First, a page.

According to yo-yo.com, the yo-yo has been around for a very long time. The oldest surviving yo-yo dates as far back as 500 BC, when the Greeks fashioned them from terracotta discs. One theory is that they were used as offerings in rites of passage to signify a child's crossing over to adulthood.
It is the name yo-yo that stuck, but the toy was also known to the English by the French bandalore and quiz. The French called it incroyable, de Coblenz, l'emigrette and joujou de Normandie. Joujou means 'little toy' in French and is a possible origin of the word yo-yo, although an entry in Webster's Collegiate Dictionary states that its origins lie in the northern Philippine Ilokano language, and Panati's Extraordinary Origins of Everyday Things says that the word means 'come-come' in Tagalog, an Austronesian language spoken in the Philippines, where the yo-yo was used as a weapon.
For 2 500 years demand for the toy, the second oldest in the world (the oldest is the doll) has, well, yo-yoed. In the 1930s, when the Lego company was left with excess stock they were forced to saw the unsold toys in half and use them as wheels on toy trucks and cars. The first US patent for the yo-yo was issued on November 20, 1866 to James L. Haven and Charles Hittrick of Cincinnati, Ohio, who described it as an improvement on an existing design. Although they referred to it as a "whirligig" it had the familiar construction of a yo-yo – "two disks coupled together at their centres by means of a clutch" – and was weighted around the rim to improve momentum. The yo-yo did not become the faddish plaything we know today until 1928 when a Filipino American named Pedro Flores opened the Yo-yo Manufacturing Company in Santa Barbara, California. By November of the following year, Flores was operating two additional factories in Los Angeles and Hollywood, which together employed 600 workers and produced 300 000 units daily. An entrepreneur named Donald Duncan bought the concern from Flores for $250 000, an amount that he managed, despite it being a big outlay by depression era standards, to win back many times over. Duncan eventually lost the rights to the trademark yo-yo in 1965 when it was decided that the word had become part of common speech. He sold the business and all its trademarks to The Flambeau Plastic Company and concentrated his efforts instead on manufacturing parking meters.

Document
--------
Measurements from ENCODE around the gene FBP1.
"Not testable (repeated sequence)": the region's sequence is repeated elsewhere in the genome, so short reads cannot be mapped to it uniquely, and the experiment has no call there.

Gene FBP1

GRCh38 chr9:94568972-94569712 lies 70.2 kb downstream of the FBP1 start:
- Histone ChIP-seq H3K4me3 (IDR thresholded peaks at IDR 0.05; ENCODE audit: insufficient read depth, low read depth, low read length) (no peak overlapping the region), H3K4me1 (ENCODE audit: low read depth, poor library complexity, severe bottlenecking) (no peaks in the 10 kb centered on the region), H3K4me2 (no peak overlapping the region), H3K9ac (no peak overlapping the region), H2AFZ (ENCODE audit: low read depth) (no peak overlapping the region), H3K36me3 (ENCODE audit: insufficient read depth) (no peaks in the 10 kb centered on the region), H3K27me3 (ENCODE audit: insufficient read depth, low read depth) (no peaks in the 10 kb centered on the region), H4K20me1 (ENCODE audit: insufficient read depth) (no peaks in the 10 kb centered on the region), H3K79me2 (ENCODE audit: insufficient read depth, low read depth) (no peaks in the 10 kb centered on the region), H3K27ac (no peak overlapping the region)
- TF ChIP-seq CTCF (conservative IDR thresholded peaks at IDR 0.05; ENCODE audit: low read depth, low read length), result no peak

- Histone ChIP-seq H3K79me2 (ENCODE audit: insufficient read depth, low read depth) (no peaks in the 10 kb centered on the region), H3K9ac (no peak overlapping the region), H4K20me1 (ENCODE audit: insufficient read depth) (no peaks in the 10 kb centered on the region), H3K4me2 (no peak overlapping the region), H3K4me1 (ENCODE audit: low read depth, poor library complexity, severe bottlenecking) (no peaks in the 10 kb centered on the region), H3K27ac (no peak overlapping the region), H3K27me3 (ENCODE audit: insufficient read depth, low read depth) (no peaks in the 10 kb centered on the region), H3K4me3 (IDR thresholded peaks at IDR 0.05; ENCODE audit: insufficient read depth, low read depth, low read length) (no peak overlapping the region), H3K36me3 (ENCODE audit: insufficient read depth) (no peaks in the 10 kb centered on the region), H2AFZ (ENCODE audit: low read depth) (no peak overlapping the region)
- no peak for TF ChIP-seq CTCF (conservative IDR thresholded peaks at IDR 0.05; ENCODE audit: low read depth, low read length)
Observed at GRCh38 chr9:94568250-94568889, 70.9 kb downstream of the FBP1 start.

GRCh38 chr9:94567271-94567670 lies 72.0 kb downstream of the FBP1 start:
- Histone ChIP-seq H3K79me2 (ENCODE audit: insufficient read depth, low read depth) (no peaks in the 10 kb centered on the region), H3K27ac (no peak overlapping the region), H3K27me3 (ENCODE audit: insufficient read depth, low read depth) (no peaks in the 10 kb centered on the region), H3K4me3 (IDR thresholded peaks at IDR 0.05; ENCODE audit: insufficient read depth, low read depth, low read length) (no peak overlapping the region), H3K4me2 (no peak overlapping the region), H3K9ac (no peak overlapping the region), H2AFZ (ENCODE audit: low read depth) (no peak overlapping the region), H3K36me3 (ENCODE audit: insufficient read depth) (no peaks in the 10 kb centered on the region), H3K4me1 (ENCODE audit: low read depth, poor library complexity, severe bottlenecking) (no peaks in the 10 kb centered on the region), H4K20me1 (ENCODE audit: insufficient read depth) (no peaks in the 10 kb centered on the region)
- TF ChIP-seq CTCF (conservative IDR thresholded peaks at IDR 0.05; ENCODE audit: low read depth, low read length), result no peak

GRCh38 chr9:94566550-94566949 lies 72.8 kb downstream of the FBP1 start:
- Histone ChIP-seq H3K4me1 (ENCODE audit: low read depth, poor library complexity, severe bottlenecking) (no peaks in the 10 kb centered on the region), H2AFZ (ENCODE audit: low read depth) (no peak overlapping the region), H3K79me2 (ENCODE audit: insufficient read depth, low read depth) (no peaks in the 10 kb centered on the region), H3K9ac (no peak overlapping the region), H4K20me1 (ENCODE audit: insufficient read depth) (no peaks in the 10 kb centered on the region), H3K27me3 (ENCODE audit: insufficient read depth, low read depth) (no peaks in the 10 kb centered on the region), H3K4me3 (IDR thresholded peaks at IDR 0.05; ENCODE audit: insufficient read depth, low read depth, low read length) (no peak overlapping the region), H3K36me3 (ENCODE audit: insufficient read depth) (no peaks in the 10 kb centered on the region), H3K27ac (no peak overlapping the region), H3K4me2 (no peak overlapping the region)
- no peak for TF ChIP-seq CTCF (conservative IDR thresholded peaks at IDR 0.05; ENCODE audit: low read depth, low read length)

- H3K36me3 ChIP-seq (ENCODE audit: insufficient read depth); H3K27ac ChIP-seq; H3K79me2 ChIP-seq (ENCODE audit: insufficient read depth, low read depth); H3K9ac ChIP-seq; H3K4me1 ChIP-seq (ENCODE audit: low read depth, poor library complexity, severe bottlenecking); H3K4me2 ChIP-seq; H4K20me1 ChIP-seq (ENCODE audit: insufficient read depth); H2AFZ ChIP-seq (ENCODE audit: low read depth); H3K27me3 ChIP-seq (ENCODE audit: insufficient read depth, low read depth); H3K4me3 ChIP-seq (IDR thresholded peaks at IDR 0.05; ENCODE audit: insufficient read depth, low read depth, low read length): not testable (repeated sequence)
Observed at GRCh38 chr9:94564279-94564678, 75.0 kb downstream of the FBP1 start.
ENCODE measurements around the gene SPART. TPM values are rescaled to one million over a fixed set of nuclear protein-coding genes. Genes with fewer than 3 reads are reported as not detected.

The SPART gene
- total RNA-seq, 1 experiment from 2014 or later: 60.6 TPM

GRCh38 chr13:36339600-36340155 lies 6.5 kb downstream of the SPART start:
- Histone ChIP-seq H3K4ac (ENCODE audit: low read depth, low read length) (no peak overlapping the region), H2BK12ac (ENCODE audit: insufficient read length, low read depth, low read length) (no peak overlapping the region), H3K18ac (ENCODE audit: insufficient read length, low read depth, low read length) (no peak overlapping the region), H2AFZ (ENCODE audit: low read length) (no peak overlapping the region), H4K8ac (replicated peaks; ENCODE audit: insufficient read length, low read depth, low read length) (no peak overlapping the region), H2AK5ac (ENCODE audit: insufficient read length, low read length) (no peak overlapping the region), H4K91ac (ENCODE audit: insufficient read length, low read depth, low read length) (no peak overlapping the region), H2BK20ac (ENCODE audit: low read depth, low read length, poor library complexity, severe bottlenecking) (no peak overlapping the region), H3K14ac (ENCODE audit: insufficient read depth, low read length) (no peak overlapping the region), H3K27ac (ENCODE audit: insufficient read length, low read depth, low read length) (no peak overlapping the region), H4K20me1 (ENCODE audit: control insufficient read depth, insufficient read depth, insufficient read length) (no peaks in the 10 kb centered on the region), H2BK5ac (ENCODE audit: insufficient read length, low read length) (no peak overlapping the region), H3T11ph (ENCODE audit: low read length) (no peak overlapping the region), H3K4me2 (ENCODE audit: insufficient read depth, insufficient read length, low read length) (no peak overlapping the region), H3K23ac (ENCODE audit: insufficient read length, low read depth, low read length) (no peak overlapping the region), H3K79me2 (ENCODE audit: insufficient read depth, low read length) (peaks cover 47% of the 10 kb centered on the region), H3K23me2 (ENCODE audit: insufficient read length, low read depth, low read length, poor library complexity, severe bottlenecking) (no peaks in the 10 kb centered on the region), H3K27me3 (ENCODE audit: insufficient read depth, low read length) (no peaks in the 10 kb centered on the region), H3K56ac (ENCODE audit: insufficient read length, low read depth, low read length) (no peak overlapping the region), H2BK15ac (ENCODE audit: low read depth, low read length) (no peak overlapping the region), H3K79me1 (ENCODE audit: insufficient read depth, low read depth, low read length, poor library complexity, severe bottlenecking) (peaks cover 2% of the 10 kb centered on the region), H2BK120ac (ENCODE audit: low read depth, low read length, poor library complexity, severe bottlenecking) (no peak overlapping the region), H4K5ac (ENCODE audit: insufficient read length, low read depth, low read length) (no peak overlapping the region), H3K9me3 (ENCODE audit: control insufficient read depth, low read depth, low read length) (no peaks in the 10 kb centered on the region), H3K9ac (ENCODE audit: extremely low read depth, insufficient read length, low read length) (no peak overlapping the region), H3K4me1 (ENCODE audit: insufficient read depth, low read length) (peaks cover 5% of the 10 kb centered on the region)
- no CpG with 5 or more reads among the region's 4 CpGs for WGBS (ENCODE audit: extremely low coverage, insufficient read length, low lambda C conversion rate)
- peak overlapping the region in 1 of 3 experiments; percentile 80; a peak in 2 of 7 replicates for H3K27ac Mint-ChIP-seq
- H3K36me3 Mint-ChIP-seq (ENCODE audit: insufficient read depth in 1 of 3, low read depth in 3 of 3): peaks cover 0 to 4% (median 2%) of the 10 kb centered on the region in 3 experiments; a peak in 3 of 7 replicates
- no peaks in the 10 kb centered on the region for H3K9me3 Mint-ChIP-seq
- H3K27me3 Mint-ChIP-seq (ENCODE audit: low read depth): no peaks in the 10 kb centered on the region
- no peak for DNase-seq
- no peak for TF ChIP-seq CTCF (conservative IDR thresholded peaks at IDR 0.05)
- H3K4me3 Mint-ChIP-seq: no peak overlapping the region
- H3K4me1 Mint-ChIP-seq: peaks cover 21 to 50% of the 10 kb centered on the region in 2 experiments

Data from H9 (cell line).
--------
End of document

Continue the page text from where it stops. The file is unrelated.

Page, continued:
Photograph: Jo Jo-Spiel, Bundesarchiv Bild, "The Yo-Yo game of the 1920s, Charlottenstrasse, Berlin"